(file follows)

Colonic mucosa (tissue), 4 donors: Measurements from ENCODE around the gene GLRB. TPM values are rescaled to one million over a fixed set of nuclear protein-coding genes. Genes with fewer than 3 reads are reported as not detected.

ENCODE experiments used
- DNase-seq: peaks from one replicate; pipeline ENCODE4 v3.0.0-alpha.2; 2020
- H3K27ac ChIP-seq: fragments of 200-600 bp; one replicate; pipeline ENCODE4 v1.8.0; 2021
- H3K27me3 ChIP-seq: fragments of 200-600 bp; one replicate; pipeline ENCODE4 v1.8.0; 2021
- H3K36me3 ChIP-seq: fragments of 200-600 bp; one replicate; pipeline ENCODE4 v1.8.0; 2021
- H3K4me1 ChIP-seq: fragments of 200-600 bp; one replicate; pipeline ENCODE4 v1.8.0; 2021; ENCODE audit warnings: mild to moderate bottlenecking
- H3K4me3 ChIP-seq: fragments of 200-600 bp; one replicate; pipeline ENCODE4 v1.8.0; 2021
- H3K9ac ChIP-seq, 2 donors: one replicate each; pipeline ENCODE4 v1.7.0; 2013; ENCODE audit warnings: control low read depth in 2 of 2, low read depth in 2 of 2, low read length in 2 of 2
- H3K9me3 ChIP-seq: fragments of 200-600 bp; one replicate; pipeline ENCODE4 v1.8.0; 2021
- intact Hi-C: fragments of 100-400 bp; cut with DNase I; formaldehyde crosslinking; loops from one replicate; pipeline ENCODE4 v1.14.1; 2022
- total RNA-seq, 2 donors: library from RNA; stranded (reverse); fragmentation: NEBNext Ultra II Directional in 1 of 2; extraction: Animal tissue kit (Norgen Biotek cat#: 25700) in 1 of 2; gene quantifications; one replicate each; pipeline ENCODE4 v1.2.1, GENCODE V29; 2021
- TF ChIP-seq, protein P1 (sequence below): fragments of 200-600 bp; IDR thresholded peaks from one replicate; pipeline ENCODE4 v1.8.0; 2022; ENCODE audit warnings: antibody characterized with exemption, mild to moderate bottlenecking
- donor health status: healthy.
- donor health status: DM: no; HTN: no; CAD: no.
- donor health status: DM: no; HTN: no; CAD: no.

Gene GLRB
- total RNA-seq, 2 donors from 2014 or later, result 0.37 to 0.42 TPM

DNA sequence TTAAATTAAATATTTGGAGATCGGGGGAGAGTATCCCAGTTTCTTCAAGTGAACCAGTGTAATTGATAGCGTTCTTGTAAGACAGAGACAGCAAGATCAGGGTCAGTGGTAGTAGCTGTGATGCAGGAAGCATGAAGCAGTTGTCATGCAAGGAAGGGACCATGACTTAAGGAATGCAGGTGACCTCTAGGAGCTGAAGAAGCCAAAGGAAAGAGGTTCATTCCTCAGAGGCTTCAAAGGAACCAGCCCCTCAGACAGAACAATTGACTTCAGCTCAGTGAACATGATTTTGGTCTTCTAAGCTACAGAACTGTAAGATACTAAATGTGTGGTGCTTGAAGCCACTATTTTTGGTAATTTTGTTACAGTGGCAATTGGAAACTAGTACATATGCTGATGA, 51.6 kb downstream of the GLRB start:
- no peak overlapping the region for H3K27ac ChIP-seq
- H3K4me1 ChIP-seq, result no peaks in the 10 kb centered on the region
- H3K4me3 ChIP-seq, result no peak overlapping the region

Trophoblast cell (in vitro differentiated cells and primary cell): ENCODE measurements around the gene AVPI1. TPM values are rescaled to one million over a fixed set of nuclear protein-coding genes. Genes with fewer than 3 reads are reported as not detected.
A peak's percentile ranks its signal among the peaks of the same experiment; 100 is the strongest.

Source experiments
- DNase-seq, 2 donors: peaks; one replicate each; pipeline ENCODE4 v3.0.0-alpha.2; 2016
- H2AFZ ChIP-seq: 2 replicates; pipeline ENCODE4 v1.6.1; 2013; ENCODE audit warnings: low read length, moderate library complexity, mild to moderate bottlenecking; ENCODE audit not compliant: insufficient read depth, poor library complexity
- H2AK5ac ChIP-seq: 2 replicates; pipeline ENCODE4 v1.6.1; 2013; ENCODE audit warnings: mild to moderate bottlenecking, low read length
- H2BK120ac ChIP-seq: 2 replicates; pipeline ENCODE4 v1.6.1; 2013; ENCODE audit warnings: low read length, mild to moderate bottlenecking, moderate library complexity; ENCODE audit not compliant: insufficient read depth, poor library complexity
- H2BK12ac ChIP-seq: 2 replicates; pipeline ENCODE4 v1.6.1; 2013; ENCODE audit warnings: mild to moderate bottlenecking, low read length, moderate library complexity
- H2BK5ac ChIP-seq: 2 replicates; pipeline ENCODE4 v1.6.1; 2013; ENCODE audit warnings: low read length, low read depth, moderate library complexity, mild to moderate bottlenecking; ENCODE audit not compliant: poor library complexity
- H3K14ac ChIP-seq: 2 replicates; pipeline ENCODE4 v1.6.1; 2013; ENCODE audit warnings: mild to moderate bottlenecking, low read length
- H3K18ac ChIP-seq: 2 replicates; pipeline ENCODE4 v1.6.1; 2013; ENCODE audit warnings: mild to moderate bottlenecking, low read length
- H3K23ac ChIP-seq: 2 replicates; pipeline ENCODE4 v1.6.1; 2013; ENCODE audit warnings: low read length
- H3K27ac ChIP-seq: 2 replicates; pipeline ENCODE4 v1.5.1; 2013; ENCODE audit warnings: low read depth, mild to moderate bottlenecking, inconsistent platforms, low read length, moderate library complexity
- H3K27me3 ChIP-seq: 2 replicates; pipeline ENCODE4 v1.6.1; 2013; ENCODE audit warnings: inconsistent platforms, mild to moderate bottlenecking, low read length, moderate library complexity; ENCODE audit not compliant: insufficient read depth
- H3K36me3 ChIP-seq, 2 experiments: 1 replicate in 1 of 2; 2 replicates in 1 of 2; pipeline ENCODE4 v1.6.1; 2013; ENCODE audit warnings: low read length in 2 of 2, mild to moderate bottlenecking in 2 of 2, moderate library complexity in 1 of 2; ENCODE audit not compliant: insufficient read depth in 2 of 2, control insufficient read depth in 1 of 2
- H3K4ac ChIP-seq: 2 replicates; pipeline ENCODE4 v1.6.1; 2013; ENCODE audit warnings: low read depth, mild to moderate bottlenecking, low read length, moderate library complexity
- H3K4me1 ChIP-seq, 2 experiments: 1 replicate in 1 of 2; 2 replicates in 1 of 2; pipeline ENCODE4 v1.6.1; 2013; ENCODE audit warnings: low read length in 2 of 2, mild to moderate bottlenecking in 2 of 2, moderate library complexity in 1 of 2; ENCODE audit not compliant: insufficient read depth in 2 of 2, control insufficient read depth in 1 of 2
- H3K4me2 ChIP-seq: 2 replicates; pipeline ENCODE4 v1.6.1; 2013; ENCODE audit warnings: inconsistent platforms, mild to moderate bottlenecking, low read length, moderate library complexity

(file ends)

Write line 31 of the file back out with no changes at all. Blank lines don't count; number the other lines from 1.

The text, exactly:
- H2BK5ac ChIP-seq: 2 replicates; pipeline ENCODE4 v1.6.1; 2013; ENCODE audit warnings: low read length, low read depth, moderate library complexity, mild to moderate bottlenecking; ENCODE audit not compliant: poor library complexity